"The day I met him, he invited me to dinner," recalls Stolar, who first encountered Shuli in his Napa shop. She was preparing dinner for her boyfriend that night and had picked up some groceries at the neighboring produce market. When she showed the spice merchant her purchases and asked his advice about the meal, he concocted some custom spice blends for her on the spot. Then he learned she was Jewish, had visited Israel, and had no plans for the upcoming Sabbath.

Relinquishing the fish

Stolar brought her boyfriend, Napa winemaker Ryan Moreland, to the second dinner. Longtime friends of the Madmones from San Francisco showed up, too, with their three youngsters.

Ronit made couscous topped with yogurt for the kids while Shuli, oblivious to the shrieks of the young playmates all around him, made Yemeni-style flatbread with flax seeds and nigella seeds, roasted eggplant salad with tahini, fattoush (a chopped vegetable salad) seasoned with sumac and za'atar, a dried fava bean puree seasoned with a Yemeni spice mixture called hawaj, and Persian rice pilaf with dried dill and a potato crust.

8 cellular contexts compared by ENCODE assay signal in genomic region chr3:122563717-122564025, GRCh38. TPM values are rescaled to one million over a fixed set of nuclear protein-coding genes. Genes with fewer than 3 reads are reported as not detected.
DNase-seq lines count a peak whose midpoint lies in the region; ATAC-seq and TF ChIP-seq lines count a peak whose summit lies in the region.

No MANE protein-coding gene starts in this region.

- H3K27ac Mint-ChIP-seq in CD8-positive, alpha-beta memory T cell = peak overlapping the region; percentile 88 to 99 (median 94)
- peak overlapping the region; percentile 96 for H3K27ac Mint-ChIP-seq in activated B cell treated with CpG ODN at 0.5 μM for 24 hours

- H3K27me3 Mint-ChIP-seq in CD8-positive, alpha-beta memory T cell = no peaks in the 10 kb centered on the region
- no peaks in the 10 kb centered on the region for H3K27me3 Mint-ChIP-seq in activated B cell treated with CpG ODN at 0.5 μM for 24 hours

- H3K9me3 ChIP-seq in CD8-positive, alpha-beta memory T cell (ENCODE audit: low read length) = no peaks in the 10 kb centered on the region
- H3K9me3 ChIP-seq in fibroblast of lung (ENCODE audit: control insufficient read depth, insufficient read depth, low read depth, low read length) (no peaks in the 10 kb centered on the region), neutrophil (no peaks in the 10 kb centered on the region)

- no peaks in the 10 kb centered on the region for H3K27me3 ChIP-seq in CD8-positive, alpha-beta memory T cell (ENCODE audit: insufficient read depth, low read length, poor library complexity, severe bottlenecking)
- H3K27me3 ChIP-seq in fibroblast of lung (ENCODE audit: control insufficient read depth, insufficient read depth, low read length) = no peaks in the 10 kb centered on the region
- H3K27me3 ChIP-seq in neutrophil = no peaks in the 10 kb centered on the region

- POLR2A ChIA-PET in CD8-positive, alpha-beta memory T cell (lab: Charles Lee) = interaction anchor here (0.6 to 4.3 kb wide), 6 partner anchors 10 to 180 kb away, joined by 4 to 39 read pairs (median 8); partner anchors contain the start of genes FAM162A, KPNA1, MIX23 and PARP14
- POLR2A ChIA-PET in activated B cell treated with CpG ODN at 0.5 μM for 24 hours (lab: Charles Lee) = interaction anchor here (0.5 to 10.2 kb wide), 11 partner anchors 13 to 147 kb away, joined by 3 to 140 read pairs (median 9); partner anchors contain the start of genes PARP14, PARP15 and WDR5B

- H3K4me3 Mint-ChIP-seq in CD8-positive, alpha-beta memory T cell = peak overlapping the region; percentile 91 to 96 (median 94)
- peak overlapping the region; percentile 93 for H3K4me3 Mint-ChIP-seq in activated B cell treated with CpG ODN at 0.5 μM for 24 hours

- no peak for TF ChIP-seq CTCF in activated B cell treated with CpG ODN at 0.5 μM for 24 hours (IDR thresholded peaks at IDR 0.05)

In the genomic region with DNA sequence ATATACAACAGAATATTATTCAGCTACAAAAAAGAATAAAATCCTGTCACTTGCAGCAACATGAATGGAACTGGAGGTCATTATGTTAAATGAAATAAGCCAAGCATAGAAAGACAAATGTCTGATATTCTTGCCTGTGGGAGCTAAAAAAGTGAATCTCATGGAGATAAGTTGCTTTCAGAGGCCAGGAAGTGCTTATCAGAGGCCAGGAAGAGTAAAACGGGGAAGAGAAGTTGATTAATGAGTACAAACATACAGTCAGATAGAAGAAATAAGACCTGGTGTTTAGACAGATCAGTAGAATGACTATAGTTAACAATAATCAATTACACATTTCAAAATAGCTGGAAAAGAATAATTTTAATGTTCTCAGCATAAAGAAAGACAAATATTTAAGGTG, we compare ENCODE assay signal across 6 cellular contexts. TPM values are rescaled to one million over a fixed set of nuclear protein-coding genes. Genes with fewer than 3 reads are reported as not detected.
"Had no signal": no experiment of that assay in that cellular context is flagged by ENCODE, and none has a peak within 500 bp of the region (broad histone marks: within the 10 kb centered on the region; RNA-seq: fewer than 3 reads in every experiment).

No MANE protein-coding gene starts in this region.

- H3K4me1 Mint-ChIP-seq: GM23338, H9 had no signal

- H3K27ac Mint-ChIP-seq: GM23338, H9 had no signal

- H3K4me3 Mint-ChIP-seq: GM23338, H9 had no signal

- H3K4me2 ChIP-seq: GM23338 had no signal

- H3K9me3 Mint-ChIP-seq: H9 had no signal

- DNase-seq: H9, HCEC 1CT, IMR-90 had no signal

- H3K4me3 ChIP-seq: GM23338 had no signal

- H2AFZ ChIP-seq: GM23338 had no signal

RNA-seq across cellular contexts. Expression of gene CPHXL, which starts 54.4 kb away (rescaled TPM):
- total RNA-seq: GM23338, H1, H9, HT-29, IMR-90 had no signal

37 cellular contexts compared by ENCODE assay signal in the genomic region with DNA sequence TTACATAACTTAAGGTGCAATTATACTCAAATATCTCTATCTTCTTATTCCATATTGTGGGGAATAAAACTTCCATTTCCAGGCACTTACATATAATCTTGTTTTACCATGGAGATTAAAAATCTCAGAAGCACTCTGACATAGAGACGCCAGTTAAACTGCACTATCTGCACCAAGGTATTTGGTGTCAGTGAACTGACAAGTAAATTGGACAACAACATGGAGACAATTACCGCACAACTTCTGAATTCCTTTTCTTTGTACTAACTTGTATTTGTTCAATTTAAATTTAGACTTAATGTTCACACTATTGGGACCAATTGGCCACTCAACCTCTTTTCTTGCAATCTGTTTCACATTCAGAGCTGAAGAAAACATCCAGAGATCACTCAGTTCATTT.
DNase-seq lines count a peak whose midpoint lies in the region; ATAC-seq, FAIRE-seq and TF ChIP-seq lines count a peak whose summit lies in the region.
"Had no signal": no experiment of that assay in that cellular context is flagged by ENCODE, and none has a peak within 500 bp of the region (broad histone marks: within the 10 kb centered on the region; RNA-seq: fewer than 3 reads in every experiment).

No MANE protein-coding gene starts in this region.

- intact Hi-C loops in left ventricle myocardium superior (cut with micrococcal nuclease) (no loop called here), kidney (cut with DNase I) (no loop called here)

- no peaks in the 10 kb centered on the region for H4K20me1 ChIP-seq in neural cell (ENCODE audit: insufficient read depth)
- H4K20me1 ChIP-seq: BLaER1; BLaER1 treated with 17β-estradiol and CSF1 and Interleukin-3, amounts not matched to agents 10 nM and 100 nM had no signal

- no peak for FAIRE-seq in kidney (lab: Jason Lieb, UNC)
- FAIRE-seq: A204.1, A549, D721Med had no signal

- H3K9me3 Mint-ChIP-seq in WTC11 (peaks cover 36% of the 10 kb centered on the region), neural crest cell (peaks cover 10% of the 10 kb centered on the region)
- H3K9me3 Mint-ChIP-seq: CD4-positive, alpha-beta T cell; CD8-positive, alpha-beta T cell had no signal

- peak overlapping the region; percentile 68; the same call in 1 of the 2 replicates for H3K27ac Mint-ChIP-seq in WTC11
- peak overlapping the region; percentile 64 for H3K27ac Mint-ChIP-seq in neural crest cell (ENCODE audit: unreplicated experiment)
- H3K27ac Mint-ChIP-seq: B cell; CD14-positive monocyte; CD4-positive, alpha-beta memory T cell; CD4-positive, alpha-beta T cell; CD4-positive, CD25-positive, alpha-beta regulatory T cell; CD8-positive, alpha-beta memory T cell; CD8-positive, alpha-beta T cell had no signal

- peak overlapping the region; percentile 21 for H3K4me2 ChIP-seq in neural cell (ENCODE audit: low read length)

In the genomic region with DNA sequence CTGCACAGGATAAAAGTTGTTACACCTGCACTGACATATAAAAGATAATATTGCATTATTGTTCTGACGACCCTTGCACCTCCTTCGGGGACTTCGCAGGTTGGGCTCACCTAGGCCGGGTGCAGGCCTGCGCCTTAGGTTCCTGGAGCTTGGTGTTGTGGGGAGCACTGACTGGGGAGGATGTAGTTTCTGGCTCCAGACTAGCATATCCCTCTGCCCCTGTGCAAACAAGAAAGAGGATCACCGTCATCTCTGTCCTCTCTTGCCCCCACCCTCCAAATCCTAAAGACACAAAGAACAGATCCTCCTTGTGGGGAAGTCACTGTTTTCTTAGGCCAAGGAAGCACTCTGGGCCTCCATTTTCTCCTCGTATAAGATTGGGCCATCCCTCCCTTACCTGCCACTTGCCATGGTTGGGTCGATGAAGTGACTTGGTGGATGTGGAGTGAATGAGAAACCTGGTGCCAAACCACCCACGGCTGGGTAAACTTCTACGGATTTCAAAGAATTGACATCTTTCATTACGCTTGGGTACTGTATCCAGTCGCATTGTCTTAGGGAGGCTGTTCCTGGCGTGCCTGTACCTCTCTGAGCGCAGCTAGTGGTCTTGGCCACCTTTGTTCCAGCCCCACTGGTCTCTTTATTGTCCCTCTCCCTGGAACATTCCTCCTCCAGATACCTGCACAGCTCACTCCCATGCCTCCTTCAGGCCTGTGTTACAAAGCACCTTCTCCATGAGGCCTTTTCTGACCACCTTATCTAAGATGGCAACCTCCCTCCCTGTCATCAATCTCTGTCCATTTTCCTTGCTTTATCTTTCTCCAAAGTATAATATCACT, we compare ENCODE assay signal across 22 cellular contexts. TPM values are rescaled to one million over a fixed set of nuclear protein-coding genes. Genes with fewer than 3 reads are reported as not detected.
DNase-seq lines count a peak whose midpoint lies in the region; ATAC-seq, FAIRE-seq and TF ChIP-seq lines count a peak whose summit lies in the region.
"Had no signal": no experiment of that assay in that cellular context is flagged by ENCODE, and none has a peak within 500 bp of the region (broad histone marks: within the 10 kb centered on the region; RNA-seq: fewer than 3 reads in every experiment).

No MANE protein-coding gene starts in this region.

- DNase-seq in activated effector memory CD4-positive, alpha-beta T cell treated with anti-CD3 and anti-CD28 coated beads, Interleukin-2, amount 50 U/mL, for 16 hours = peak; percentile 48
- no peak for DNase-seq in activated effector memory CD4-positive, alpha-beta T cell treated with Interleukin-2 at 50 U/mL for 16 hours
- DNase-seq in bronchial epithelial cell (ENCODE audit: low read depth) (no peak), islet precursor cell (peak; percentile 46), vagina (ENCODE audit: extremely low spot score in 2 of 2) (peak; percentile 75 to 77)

A self-confident cook with a competitive streak, Shuli did eventually relinquish one part of the menu.

"I have come to the conclusion that you will do a better job on the fish," he announced to his wife, who did not protest. Her Moroccan-style fish, a popular Sabbath recipe in Israel involving sweet peppers, cilantro and harissa, was a highlight of the meal.

"This is what pisses me off," says Shuli, watching Ronit stir tomato paste into the skillet. "By my theory, you should not use tomato paste, yet her fish is better."

'Spices make us feel at home'

Adults and youngsters squeezed around the Madmones' extended dining table for a meal that began with Hebrew songs and the ritual blessing of the bread and the wine. This hospitable couple could probably create a community around any enterprise, but their Napa spice shop seems to prompt strangers to let down their guard. He and Ronit have puzzled over it.